Proton Satria 2007 review
Proton is jumping on the popular light-car segment in Australia by reintroducing the Satria after a two-year absence. The Satria (which means warrior), joins Proton's other small cars, the Saavy and Gen-2. While the new model may not exactly be up to Braveheart "warrior" standard, it is up to the benchmark of other cars in its class.
The Satria Neo, as it is now called, is available in two specification levels: the GX, starting at $18,990 and the GXR at $20,990, both drive-away prices. That's dearer than the likes of Toyota Yaris and Hyundai Getz but Proton is pitching the Satria further up the ladder, against the Volkswagen Polo and Ford Fiesta.
The three-door hatch features a revised and redeveloped 1.6-litre, four-cylinder CamPro engine, with 82kW of power at 6000rpm and 148Nm of torque at 4000rpm. Don't expect a thrilling ride, but for a car priced under $20,000, it's not bad, either. This is only the third car the Malaysian brand has fully developed using its own engineering and design team, as well as drawing on the expertise of connected brand, Lotus.
The Satria Neo is attractive. It incorporates its own design mixed with some familiar elements from other small cars. Proton claims a European influence in the styling.
Both models have a similar exterior, but for an extra $2000 for the GXR, you feel a bit short changed. You want something that advertises your superior status, apart from the rear spoiler. Alloy wheels are the only other physical difference, although even these aren't very different in design.
The exhaust, on the other hand, is a real stand-out, with the single-mounted chrome tail pipe located smack bang in the middle of the Satria's posterior.
On the inside, it feels a bit small, especially in the back seats. It has one of the tiniest gloveboxes so you can forget about storing accessories (although, I guess, it would fit a pair of gloves). Further storage is a stretch, with only cup holders in the middle and no real area to store wallets or mobile phones.
The layout of the centre console is simple, but it seems to work. Proton claims it has gone with the Lotus minimalist concept on the interior. The airconditioning is basic and, in the GX model, struggles on a typical Australian summer day.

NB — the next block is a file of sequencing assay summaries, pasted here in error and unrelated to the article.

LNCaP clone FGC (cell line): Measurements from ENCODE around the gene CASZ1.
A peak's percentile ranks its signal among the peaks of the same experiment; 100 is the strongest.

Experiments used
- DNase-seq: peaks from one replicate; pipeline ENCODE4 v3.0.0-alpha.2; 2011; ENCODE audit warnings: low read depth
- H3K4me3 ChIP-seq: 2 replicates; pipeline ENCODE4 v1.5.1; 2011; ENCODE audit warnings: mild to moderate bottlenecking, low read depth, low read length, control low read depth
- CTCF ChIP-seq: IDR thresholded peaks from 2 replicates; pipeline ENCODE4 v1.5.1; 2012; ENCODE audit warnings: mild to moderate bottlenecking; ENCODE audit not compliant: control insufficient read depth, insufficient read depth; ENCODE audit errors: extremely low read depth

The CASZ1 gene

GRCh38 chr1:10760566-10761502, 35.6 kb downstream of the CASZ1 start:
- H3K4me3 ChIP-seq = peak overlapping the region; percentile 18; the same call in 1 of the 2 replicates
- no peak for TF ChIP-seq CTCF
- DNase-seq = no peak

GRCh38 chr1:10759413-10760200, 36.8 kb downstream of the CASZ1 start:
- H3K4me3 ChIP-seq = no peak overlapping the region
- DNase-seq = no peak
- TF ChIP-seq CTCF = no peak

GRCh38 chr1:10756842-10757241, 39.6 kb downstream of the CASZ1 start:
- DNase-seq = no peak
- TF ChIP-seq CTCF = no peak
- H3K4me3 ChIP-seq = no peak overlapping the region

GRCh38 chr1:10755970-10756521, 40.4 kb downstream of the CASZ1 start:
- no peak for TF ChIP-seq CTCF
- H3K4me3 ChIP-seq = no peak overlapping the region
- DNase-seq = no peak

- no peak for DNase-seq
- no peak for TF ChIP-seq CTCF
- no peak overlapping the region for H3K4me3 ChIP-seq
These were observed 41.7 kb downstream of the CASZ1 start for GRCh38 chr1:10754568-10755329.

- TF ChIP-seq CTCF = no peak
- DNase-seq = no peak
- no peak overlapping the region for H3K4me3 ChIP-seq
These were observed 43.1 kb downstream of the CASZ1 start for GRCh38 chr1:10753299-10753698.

The boot continues the minimal storage theme, and a relatively low roof means reduced interior space. So no, it's not a great car for a tall person.
In terms of handling and ride comfort, the Satria is impressive for a small car. This is largely because of its Lotus DNA. It wears a small badge on the back advertising this.
The new Proton boasts an entirely new, stronger platform and is an evolution from the previous best-selling Satria GTi, the performance model.
On the road, the Satria Neo grips well and takes corners at faster speeds soundly.
The five-speed manual transmission is smooth with a high gear ratio.
Both specifications are also available in a four-speed auto for an extra $1000, which has been improved with smoother shifting and a more even power distribution.
Taking into account the type of car this is, its performance is certainly reasonable. But you do notice it's just missing that extra bit of life to make it a truly enjoyable ride. The car hits peak power at 6000rpm, which takes a while to get to, especially on slight inclines.
There's a fair bit of road noise, especially on the entry-level model GX, with the inferior tyres. The Continental SportContact-2 tyres on the GXR are slightly better.
The Satria also uses new materials to reduce noise levels in the cabin.
The equipment list is impressive, with ABS and electronic brakeforce distribution, dual front airbags, airconditioning, electric windows, power steering, rear sensors and a CD player all standard.
The GXR adds a rear spoiler, front integrated fog lamps and 16-inch alloy wheels, as well as cruise control on the auto only.
It has a claimed 7.2-litres per 100km for the manual, 7.6-litres for the auto, although our test on winding roads, mixed with some quiet town driving, saw a reading of 8.6-litres per 100km, and 8.2-litres on the return highway, combined city trip. That extra power may not be far off, with a new GTi model a possibility for the near future. Proton is forecasting 600 sales for the year.
While Satria Neo has given off a decent first impression, although a little pricey, only time will tell if this Malaysian trouper has the durability and tenacity of a real warrior.
Range and Specs
Lowest price, based on third party pricing data